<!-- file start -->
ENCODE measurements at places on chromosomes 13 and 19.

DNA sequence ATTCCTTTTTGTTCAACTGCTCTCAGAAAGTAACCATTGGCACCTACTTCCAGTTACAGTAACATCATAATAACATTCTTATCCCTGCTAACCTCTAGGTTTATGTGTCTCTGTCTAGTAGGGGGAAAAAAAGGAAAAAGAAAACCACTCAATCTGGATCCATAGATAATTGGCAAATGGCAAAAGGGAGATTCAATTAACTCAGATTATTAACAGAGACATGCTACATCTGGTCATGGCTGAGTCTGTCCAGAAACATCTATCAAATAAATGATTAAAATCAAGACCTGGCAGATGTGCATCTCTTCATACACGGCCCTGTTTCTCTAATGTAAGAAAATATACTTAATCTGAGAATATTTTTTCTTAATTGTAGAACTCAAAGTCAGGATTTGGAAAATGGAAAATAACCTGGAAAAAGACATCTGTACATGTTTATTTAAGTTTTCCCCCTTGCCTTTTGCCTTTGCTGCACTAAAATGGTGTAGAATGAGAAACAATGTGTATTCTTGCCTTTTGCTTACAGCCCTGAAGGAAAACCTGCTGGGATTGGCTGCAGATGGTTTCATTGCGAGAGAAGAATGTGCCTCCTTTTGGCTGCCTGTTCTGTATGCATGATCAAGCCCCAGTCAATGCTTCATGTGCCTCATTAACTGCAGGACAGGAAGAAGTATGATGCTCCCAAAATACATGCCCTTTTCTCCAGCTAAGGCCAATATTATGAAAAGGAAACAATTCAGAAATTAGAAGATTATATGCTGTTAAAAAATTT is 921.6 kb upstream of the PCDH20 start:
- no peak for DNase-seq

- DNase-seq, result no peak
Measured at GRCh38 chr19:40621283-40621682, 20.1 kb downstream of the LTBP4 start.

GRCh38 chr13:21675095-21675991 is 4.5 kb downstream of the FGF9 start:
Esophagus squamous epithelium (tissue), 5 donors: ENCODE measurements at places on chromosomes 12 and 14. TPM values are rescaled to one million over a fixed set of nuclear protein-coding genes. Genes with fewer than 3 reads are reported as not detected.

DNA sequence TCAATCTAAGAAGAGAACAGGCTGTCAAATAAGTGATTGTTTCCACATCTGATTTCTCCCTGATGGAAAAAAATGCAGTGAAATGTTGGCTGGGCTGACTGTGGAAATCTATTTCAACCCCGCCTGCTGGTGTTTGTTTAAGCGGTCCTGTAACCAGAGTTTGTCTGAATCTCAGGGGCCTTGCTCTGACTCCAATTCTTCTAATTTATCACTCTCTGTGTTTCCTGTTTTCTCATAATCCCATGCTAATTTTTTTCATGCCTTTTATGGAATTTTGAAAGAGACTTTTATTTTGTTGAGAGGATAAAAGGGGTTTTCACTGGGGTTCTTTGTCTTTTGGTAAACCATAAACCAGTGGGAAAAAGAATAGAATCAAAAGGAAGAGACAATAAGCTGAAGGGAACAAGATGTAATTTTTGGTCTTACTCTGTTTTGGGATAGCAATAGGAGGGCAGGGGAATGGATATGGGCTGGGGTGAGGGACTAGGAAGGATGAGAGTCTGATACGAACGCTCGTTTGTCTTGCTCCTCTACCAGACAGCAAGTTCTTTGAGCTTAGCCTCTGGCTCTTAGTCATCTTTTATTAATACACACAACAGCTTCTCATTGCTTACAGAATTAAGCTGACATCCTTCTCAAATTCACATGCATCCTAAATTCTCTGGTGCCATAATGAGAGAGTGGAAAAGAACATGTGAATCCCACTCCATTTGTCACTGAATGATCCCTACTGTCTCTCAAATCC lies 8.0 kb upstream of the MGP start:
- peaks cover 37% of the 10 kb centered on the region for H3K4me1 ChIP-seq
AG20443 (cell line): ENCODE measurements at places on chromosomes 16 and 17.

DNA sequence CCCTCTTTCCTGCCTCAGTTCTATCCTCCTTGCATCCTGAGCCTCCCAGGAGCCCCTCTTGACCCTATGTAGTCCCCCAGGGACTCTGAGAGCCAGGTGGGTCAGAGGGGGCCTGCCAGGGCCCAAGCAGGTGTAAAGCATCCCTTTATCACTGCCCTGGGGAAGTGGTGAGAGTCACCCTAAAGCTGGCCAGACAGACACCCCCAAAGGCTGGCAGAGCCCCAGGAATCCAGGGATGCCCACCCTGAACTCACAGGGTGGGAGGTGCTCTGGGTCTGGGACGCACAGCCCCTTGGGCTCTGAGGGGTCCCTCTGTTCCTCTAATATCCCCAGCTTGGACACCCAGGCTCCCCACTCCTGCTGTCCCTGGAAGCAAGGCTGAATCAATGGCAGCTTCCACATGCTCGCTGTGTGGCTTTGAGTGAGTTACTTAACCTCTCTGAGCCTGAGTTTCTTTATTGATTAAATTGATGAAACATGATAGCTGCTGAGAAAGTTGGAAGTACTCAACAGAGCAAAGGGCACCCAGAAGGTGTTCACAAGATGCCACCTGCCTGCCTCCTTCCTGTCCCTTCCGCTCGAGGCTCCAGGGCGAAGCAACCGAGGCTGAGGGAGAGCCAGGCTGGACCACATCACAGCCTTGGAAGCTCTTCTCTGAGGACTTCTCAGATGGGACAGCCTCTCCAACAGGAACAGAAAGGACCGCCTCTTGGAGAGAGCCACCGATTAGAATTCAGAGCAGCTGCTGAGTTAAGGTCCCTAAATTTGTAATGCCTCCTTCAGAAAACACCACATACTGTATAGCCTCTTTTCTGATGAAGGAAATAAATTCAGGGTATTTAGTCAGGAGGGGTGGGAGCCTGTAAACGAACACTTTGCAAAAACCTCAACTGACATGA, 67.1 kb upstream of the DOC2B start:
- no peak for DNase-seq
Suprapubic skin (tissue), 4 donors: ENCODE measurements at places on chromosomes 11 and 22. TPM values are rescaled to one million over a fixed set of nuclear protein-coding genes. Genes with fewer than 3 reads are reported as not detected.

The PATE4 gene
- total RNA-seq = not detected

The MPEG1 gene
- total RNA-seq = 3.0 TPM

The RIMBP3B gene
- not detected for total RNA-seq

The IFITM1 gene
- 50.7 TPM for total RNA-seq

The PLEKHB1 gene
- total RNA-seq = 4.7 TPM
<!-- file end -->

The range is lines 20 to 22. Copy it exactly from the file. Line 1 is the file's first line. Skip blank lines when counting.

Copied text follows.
The IFITM1 gene
- 50.7 TPM for total RNA-seq

The PLEKHB1 gene